Shaping Young Minds

As my last post mentioned, I have my 20 year school reunion on this weekend that I have decided that I am not going to.  But I have been thinking about my school days, and the friends I had back then, and the things that happened during those 13 odd years of schooling.

I read this post over on Three Ring Circus about a teacher behaving like an arse to a young girl, and I got to thinking more about mine.  I remember so many of them so well.
The one I feel was the most influential in my life was Miss Stubbs.  She was the teacher-librarian in my Primary school until I was about 10 or 11.  She was wonderful, and gave me so much encouragement to read.  She would save me books that had just come into the library, because she knew I’d read pretty much everything.  I ran into her a few years ago at a Michael Palin event and she rememebered me.  In fact remembered me as “a cute little thing in her pjamas with her nose in a book.”
I had a really crappy teacher in Year 4 named Mrs Bourke, who terrified all of the kids, and tried to convert us all into Catholicism.  I remember her telling the class in front of a girl who had just had her baby brother drown in a swimming pool that “God takes children away because of the sin in the world.”  She was completely nuts.
Then there was Mr Browne.  He was awesome.  Young and funny and cool.  I had him for Year 6 and he had a paddle called “The Dog” that he never really hit anyone with, but we were all scared of it.  I got it on the hand once for talking.  A high five hurts more.  I only ever got in trouble for talking.
In High School there weren’t as many cool ones, but there were some nutbars.  Miss Shand, who wore low cut tops that her huge boobs fell out of and made all the Year 8 boys ears go red.  Mr Lloyd (who we called Lloydie the Loonie) who was REALLY old and I am quite sure he was going senile.  A guy who we called Johnny Rambo (but I’ve forgotten his name!) who would sleep with the Year 12 girls.  A strange little French teacher that had a nervous breakdown in class.  Mr Angell who stank of BO and thought it was funny to fart on students during exams.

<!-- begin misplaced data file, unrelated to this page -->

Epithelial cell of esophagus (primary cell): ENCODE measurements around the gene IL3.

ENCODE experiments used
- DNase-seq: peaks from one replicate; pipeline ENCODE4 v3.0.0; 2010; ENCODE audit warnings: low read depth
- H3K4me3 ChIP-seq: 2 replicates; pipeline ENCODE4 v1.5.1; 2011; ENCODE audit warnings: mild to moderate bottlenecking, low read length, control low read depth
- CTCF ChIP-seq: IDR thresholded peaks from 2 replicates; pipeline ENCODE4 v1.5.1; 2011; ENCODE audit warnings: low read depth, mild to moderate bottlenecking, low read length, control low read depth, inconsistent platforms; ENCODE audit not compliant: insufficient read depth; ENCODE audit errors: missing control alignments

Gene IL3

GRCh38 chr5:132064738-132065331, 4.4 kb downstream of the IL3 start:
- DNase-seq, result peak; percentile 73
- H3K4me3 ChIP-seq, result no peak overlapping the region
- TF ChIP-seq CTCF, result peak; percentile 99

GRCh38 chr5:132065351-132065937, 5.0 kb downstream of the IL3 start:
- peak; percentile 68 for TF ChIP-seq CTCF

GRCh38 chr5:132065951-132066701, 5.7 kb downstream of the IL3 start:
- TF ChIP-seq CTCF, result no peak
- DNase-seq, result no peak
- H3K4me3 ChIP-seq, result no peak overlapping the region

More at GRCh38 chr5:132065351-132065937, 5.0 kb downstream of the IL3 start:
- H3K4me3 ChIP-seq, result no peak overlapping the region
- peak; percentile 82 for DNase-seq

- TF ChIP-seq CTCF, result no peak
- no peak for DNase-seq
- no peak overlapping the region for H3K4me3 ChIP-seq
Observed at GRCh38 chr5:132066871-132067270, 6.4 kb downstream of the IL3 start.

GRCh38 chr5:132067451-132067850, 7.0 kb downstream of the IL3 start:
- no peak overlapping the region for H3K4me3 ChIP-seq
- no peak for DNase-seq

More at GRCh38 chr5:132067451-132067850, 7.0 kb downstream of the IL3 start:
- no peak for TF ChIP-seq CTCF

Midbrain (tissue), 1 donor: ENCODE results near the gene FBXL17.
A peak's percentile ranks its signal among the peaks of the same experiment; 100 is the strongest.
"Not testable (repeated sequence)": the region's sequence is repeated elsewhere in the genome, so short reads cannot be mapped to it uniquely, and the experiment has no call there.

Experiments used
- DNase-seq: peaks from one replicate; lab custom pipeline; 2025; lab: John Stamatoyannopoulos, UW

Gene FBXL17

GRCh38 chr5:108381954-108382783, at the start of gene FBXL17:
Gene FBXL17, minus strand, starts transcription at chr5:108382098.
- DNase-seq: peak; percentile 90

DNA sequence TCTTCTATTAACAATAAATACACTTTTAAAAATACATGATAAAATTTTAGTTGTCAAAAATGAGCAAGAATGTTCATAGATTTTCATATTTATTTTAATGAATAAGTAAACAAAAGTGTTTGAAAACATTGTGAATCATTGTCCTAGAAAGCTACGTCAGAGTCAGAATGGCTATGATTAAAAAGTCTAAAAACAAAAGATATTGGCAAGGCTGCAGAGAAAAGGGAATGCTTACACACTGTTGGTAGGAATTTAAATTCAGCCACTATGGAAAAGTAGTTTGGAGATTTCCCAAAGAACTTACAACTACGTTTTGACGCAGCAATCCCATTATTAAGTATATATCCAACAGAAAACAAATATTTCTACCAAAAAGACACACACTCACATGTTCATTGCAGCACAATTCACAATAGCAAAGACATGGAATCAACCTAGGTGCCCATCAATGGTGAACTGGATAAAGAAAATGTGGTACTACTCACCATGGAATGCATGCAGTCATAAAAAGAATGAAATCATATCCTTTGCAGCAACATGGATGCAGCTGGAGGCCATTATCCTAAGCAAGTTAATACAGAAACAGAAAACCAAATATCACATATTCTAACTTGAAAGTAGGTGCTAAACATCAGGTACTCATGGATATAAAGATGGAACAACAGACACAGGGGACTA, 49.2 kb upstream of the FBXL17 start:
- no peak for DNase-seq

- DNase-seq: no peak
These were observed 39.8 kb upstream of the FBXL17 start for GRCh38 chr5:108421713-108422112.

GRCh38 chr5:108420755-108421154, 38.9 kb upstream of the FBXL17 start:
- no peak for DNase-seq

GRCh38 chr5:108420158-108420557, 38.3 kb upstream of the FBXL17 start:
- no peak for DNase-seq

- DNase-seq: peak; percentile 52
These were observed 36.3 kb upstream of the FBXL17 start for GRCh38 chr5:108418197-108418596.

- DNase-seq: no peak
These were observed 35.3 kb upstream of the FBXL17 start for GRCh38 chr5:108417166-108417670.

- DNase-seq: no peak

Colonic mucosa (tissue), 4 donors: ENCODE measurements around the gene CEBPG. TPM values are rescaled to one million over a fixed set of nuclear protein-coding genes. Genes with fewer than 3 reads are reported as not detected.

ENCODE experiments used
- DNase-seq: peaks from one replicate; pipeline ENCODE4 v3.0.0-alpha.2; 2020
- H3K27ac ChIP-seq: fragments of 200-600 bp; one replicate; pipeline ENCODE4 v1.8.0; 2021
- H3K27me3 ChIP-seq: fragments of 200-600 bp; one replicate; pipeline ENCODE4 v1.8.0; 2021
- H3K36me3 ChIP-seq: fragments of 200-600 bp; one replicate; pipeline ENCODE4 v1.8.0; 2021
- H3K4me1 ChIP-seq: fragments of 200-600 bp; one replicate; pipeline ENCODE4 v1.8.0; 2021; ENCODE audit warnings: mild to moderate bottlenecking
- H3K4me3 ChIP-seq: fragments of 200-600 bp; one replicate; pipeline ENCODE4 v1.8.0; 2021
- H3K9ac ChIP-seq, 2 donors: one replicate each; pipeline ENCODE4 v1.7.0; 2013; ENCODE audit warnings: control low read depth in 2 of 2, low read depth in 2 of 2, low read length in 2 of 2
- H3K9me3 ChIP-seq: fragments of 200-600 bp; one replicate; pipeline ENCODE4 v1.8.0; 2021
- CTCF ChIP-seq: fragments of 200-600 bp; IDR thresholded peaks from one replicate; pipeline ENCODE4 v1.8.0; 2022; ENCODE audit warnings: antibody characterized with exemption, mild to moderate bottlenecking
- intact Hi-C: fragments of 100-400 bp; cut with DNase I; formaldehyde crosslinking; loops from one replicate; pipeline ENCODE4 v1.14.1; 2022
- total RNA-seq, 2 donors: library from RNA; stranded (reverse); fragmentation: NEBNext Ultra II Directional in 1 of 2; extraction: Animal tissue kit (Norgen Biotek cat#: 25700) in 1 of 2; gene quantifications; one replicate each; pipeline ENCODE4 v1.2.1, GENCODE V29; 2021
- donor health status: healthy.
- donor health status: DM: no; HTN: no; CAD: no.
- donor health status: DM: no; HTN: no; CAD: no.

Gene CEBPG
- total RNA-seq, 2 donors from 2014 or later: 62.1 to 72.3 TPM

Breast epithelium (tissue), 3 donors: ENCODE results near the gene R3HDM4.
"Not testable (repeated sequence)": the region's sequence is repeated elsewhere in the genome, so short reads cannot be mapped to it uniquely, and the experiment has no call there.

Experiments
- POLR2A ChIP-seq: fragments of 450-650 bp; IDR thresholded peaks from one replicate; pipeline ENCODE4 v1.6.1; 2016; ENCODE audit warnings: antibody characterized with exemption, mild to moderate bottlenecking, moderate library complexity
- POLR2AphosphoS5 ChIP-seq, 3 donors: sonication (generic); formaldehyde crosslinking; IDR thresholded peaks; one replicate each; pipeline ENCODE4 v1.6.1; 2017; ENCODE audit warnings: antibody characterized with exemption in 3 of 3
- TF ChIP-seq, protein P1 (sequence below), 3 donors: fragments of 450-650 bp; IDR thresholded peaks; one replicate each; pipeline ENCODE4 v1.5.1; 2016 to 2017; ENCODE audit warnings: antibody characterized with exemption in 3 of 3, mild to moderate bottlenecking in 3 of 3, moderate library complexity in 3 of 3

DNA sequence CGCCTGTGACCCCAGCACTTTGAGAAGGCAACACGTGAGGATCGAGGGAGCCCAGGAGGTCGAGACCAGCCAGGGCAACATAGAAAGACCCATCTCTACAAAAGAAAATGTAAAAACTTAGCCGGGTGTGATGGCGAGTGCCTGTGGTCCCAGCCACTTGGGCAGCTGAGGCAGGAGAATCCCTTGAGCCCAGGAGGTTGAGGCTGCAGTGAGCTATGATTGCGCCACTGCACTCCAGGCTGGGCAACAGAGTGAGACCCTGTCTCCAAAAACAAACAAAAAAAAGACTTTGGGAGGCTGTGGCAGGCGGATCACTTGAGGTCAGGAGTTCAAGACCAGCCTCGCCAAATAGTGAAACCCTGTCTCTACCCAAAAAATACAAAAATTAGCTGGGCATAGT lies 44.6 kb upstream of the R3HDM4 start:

But there were also wonderful teachers.  Miss Burton, an art teacher who was a “swampie” (predecessor of goths) like some of us, and encouraged us all to find something creative that we could master.  Mr Eyles, a patient older man who I had for Maths, which I have always struggled with.  I remember him sitting with me to work through things that the rest of the class got, but I struggled with.  I also remember his sadness when he talked about his wife being ill.  Mr Large, a funny British guy that I had for English a few years, who really got me loving the classics.  Miss Beattie, who was my typing teacher for several years, and sent me postcards from her holiday travels around the world.
But my favourite of all of them was Mr Bendell.  My science teacher for all but 1 year of High School, he was brilliant.  Intelligent, witty, respectful, passionate, dignified, cheeky… he really was wonderful.  He called the girls “Marm” and the boys “Squire”.  He would tell obscure science-fiction/geek jokes that only me and one boy ever got.  I remember him teaching us never to be afraid of saying “I don’t know.” when asked a question.  I also remember playing practical jokes on him and him retaliating in spectacular science teacher fashion.  One in particular I remember was him setting off rotten egg gas and then closing us all up in the classroom after we’d done something particularly cheeky to him.  He taught me that science was fun and fascinating, and to always be curious about “why and how”.
I also remember him asking me to “Try” when we were doing dissection, because I had a particularly weak stomach.  I would try SOOOOO hard for him, to be able to stay and watch, but more often than not he would turn to me and quietly say “You are green Marm, pop outside in the fresh air for a bit.”  And I also remember him teaching us “The Raspberry Song” at Year 8 camp (it was about farts, he played guitar and taught us songs about farts, what a legend.)
I often wonder where he is these days.  I don’t really know how old he would be, I would have guessed he was in his 30’s when I was in school, so he’d at least be in his 50’s now.  I am quite sure he inspired many, many young people over the years, and it would be nice to think that he is either still doing just that, or perhaps retired to play his guitar and read science fiction at his leisure.
Did you have any really amazing teachers when you were a kid that changed your life?  Did you have any really awful ones?  Leave me a comment and tell me about them!

April 9, 2009. high school, inspiration, memories, primary school, Rosewood, teachers.

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